Robert Heinlein’s “–All You Zombies–” has long been considered one of the most impossible short stories to adapt into film. To reveal why would be to give the twist at the heart of the story away. Even to say that is to pretend its twist is a gimmick, instead of the very pulse that drives the film.
“–All You Zombies–” was the seminal time travel story in science fiction for decades. It was decked in controversy and a “who cares” attitude. It was the defining moment in Heinlein changing sci-fi from mere adventure tales into questions that uncomfortably probe the nature of how we’re built as a society, the judgments we adhere to simply through habit.
“Predestination” counts alongside “Gattaca” not just as the most important films Ethan Hawke has starred in during his career, but as films that exemplify what science-fiction is at its very best. And though Hawke’s performance is varied and exceptional, it’s Sarah Snook who stands out as remarkable. Again, to delve into it too deeply would be to ruin something special.
“Predestination” isn’t some small film that came out of nowhere either. The Australian Film Institute awards are the equivalent of the United States’ Oscars. “Predestination” was nominated for nine, winning four of them.
I’d highly recommend searching it out. It’s not hard to find via streaming or renting, and the film’s rhythm and mystery are second to none. This is the greatest mindbender of last year.
There were a few fantastic trailers from Australia and New Zealand this week that I didn’t want to get lost in our regular edition, especially because this next film just became my most anticipated:
PREDESTINATION Trailer #2
Here’s the thing about Predestination. It’s based on a Robert Heinlein short story about a time traveler who descends from himself…by impregnating himself before a sex change.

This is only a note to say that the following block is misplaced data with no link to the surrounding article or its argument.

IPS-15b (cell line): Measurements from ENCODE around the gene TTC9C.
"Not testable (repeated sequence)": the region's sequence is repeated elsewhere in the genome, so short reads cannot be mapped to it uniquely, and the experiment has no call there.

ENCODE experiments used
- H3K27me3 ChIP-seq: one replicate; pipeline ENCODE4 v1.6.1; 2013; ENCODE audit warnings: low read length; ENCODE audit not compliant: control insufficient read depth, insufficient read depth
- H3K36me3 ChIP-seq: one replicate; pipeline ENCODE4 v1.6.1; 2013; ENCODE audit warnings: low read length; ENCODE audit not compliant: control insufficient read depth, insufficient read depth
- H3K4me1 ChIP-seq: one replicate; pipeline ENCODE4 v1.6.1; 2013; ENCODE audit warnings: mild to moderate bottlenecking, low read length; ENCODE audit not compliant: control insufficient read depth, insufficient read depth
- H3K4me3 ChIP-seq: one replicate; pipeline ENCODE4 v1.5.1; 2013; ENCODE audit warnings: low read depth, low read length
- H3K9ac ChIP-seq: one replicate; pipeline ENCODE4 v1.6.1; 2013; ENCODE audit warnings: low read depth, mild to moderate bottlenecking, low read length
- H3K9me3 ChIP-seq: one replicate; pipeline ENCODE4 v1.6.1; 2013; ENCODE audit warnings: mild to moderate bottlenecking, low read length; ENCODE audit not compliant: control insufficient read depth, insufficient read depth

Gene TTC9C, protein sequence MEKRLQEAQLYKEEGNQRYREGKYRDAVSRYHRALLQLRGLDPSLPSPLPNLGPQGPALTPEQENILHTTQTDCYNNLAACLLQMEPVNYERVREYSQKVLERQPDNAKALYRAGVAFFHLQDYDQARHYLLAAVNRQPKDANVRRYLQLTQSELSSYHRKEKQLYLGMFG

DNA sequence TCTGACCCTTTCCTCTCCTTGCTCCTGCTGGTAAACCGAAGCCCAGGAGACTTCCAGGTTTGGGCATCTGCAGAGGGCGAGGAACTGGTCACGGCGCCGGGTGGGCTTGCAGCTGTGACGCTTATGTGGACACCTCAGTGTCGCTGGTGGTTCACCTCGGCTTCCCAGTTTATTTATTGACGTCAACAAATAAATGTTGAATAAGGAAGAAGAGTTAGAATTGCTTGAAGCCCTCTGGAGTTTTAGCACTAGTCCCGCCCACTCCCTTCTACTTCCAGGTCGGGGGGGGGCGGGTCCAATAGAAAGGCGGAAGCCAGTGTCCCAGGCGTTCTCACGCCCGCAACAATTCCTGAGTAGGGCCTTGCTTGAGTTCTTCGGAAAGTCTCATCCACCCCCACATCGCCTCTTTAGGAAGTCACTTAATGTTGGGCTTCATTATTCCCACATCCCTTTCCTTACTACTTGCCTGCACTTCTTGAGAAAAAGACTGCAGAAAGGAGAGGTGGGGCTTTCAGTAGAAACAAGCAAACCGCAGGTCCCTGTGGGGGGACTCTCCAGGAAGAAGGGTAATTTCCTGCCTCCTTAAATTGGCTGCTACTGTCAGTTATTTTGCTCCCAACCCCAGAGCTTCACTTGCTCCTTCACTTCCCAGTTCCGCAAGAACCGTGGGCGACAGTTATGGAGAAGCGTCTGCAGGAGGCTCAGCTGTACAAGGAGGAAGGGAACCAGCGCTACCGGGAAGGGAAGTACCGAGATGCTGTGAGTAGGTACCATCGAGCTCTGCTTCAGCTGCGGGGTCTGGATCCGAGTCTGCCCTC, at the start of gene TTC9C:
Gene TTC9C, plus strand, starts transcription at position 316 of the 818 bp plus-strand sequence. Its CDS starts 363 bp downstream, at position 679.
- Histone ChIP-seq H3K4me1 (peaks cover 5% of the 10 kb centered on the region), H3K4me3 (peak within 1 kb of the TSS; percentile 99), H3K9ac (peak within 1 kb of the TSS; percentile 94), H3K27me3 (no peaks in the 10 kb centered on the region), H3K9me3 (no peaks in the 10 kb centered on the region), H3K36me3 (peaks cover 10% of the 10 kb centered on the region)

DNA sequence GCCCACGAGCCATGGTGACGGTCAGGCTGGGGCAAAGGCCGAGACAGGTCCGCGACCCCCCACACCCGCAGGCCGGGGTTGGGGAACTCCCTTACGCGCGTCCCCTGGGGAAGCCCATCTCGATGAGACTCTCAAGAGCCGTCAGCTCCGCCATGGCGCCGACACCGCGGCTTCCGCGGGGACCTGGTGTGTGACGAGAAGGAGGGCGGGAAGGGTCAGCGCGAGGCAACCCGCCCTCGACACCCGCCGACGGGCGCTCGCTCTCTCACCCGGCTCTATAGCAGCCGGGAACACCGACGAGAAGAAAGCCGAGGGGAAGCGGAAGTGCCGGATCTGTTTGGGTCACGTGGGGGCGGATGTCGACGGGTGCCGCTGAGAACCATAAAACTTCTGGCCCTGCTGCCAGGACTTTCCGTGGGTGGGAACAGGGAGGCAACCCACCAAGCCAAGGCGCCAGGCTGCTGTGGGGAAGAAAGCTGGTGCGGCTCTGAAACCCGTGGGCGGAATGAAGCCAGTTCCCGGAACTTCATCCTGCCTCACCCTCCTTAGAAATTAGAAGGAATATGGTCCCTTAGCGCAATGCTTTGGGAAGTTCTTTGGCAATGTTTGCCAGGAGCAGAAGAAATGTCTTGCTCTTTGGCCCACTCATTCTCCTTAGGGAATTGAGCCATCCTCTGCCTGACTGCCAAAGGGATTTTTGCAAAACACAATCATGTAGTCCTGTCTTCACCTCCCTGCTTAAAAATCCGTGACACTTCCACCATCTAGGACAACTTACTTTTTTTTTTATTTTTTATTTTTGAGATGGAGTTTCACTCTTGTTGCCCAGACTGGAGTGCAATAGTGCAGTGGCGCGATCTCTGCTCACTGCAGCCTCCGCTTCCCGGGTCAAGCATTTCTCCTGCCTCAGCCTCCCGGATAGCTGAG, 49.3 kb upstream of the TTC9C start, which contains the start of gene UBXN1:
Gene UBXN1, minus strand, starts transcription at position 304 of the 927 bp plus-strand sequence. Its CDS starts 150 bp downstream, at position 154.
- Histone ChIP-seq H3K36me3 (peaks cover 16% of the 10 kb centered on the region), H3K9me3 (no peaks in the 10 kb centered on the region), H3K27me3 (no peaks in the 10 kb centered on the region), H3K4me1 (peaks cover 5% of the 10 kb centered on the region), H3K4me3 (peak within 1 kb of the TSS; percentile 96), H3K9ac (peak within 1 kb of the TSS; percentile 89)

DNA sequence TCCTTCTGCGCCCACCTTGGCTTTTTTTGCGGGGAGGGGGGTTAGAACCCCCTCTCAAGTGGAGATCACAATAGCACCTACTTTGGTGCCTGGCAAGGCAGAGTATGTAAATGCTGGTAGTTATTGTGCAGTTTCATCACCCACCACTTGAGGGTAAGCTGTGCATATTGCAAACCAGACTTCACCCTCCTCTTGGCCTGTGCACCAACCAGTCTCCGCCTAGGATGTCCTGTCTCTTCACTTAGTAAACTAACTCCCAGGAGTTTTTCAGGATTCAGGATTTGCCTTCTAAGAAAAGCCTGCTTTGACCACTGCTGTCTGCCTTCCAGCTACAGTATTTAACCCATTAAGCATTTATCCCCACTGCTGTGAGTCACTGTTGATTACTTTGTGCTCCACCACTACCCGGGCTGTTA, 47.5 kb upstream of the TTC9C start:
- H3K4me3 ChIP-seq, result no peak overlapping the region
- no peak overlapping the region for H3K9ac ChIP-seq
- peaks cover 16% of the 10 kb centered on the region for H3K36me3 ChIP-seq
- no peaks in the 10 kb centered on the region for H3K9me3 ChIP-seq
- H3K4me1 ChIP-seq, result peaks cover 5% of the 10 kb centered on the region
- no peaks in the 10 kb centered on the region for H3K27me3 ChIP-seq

The trailer doesn’t breathe a word of this, but if you know the material, you can see it strongly hinted. Perhaps the film just uses the Heinlein name and the time travel concept. Even if that’s true, it still looks like a visually arresting thriller.
BUT! And this might be the biggest “but” in film history – if it addresses Heinlein’s concept in any way (and I wouldn’t put it past Ethan Hawke to tackle it), we are in for a hell of an ambitious film.
Heinlein’s short story “All You Zombies” is a stunning mindbender about a man who creates his entire lineage using temporal paradoxes. In the time it was written, it was an important and challenging metaphor for the struggles of the transgendered, and made readers feel real emotion for a character they might have ridiculed were he a real person standing before them.
Predestination might just be a time travel noir using the barest framework of Heinlein’s story. But if it’s not…oh boy, if it’s not, if it’s true to Heinlein, it’s one of the most difficult – and potentially most important – film adaptations ever tackled.
THE DEAD LANDS Trailer #1
I’m a big fan of action films about indigenous peoples, because you know what? Indigenous peoples had action franchises, too. Occasionally, a film like this is exploitative, but a surprising amount of the time there’s a real passion and dedication that goes into presenting these societies in detail, and proudly.
The Dead Lands is being produced by the same group that financed Indonesia’s two The Raid movies – the best action franchise of the past decade – and they have a habit of trusting their talent and giving them the means to try out crazy ideas more traditional studios wouldn’t go near.
This means a lot in the countries of Oceania, where there isn’t exactly a lot of money for original filmmaking in the first place. Needless to say, I’m eagerly anticipating a stylish New Zealand action movie that – hopefully – is both respectful and revealing of Maori storytelling culture. After all, we get to hear stories from the perspectives of indigenous peoples far too rarely.
THE MULE Trailer #1
A movie about how long it takes a man to go to the bathroom. Wait, wait! It’s more complicated. You see, he has drugs in his stomach, he’s being detained by the authorities led by Hugo Weaving (The Matrix, Captain America), and he’s being stalked by the drug dealer he’s late in meeting, played by John Noble (Fringe, Sleepy Hollow). He’s cooped up in a small, Melbourne hotel room while a legal aide tries to get him free and his family turns increasingly dramatic.
It looks like a blistering, uncomfortable comedy with some truly intense moments to it, the kinds of comedies Australia does with a brutal sense of just how to make you laugh out of discomfort.
That’s our special Down Under roundup this week. By the way, if you’re looking for more news and reviews on Australian film, I highly recommend my own go-to source, Jordan and Eddie. They’re two young Australian critics who are fantastic reads.